I will look at Edwards and maybe Emerson.

One thing missing is stuff which is from other religions. I am looking for the art of it, though ofc it can be in service of shitty politics so I don't know how far I want to go.

xyzzzz__, Tuesday, 30 April 2024 13:50 (two months ago) link

Thanks for the post. I’m interested to check out some of these

H.P, Tuesday, 30 April 2024 13:53 (two months ago) link

It's not a genre I've ever loved - they've largely sunk into reasonableness by the end of the 17th & by the 18th there's that solid grim careerist aspect to them - even the greatest of the 18th century (Swift, Sterne) are on best behaviour in their sermons.

Feels like the wilder traditions - mechanick preachers, radicals, all of that - don't really get captured much after mid-17th-century printing/religious-liberty clampdowns, or become the much plainer dissenting sermon. Like I respect someone like Price at the end of the century, but I don't particularly want to read him.

In general I prefer earlier so yup Donne and Taylor are the two exceptions I'd make - maybe Lancelot Andrewes in there too, kind of chillier. If I think of anyone else I will drop them in.

woof, Tuesday, 30 April 2024 14:33 (two months ago) link

do british schoolkids have to read anything like we American hghschoolers read "Sinners in the Hands of An Angry God?" (for historical purposes only, to explain the Great Awakening)

Are you addicted to struggling with your horse? (Boring, Maryland), Tuesday, 30 April 2024 14:34 (two months ago) link

When I went to the Luther Museum in Wittenberg they had a whole exhibit of tracts from the Reformation era of preachers of all sorts of persuasions, not just Luther and his followers. Probably a lot of stuff not translated into English, though.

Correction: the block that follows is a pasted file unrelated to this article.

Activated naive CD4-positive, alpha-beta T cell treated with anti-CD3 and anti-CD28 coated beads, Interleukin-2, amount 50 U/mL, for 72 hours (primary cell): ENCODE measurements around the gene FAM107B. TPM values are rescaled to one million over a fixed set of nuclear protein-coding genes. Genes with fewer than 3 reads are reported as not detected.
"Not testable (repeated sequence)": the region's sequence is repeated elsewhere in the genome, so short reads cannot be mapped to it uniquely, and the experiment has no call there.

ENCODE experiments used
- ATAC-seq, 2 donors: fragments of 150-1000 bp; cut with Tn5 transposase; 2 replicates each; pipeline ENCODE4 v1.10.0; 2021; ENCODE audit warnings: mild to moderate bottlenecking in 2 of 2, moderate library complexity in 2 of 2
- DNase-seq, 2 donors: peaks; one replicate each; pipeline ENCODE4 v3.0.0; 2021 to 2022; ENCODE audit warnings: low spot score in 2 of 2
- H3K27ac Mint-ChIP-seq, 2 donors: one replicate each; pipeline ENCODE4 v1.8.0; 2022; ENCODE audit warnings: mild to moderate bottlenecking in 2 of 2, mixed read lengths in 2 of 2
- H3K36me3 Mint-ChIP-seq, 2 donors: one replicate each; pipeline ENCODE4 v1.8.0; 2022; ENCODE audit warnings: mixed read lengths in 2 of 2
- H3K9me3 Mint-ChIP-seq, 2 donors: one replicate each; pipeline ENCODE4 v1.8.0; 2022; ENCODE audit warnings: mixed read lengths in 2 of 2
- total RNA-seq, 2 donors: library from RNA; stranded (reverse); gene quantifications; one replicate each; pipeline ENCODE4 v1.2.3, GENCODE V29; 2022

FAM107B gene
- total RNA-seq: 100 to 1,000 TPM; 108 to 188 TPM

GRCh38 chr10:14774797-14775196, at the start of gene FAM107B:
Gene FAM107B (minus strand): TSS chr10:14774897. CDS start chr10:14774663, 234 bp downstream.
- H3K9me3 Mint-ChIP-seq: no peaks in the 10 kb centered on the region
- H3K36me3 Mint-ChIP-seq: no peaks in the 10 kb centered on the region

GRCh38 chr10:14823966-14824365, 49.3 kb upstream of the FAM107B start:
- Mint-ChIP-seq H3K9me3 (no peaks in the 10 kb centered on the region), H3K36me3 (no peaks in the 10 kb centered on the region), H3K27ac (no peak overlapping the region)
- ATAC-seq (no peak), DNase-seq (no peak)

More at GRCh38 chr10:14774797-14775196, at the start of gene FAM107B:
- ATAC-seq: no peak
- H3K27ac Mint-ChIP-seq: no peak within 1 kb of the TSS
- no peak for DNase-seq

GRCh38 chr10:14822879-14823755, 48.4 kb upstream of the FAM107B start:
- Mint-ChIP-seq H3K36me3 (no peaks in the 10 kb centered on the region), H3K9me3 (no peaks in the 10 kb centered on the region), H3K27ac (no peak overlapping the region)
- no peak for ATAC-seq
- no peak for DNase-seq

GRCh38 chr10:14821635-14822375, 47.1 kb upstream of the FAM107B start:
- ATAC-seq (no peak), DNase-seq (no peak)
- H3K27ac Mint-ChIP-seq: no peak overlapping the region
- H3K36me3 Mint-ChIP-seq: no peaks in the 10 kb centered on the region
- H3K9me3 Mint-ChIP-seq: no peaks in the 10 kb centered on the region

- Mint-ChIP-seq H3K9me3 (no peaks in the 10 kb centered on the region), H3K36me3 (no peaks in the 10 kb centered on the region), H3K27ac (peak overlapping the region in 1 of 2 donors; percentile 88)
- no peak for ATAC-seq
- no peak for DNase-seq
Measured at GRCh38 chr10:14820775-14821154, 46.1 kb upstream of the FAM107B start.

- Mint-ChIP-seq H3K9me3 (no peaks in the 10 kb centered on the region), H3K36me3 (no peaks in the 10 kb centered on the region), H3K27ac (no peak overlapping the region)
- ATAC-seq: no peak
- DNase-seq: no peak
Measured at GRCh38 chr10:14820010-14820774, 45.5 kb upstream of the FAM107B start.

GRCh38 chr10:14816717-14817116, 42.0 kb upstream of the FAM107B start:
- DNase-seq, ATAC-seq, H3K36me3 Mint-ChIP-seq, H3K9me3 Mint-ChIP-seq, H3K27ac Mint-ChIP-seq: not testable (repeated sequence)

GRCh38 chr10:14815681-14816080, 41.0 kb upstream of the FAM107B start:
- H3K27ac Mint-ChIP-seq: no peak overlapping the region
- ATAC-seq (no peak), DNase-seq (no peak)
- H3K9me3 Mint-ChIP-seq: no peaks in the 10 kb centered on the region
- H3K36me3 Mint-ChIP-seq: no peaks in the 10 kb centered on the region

This guy is intriguing: https://www.britannica.com/biography/Thomas-Muntzer

Are you addicted to struggling with your horse? (Boring, Maryland), Tuesday, 30 April 2024 14:36 (two months ago) link

I'm glad to hear Taylor is getting reprinted - he was hard to find for a long time. Holy Dying is really spectacular, that opening… man as a "dream of a shadow of smoke" is a line that comes into my head weirdly often while just blankly staring at stuff.

(And lol while googling I see that David Tibet/Current 93 is a Jeremy Taylor fan of course)

woof, Tuesday, 30 April 2024 15:10 (two months ago) link

This is recent and academic, so not what you're looking for, but as a Kipling fan I really like this Rowan Williams sermon about his work:

http://rowanwilliams.archbishopofcanterbury.org/articles.php/1604/rudyard-kipling-sermon.html

Lily Dale, Tuesday, 30 April 2024 16:30 (two months ago) link

When I was young "Everything I Need To Know I Learned In Kindergarten" was a popular book. I think it was a collection of sermons by a Unitarian. Kind of in that anodyne style that also characterized certain newspaper columns of the era. Honestly, sermons are works I'm pretty fond of. They remind me a little bit of essays, but written to be delivered in person. They're different from speeches to me too. A different purpose. There's a lot of stuff that I think does descend from the sermon tradition, but nothing quite like it. I'd say it's more or less a dead art form, alongside syndicated newspaper columns.

Kate (rushomancy), Tuesday, 30 April 2024 16:43 (two months ago) link

Lily - I am OK with Williams and will have a look. He did a pretty decent interview on Rilke that I happened to come across a few years ago.

xyzzzz__, Tuesday, 30 April 2024 17:09 (two months ago) link

The guy from Sublunary who reprinted Taylor also had a lot of time for Thomas Traherne.

https://en.m.wikipedia.org/wiki/Thomas_Traherne

Guess we could expand this thread to include spiritual writing.

xyzzzz__, Tuesday, 30 April 2024 17:13 (two months ago) link

i've always felt there might be interesting stuff in Bossuet, but have never known where to start

budo jeru, Tuesday, 30 April 2024 23:48 (two months ago) link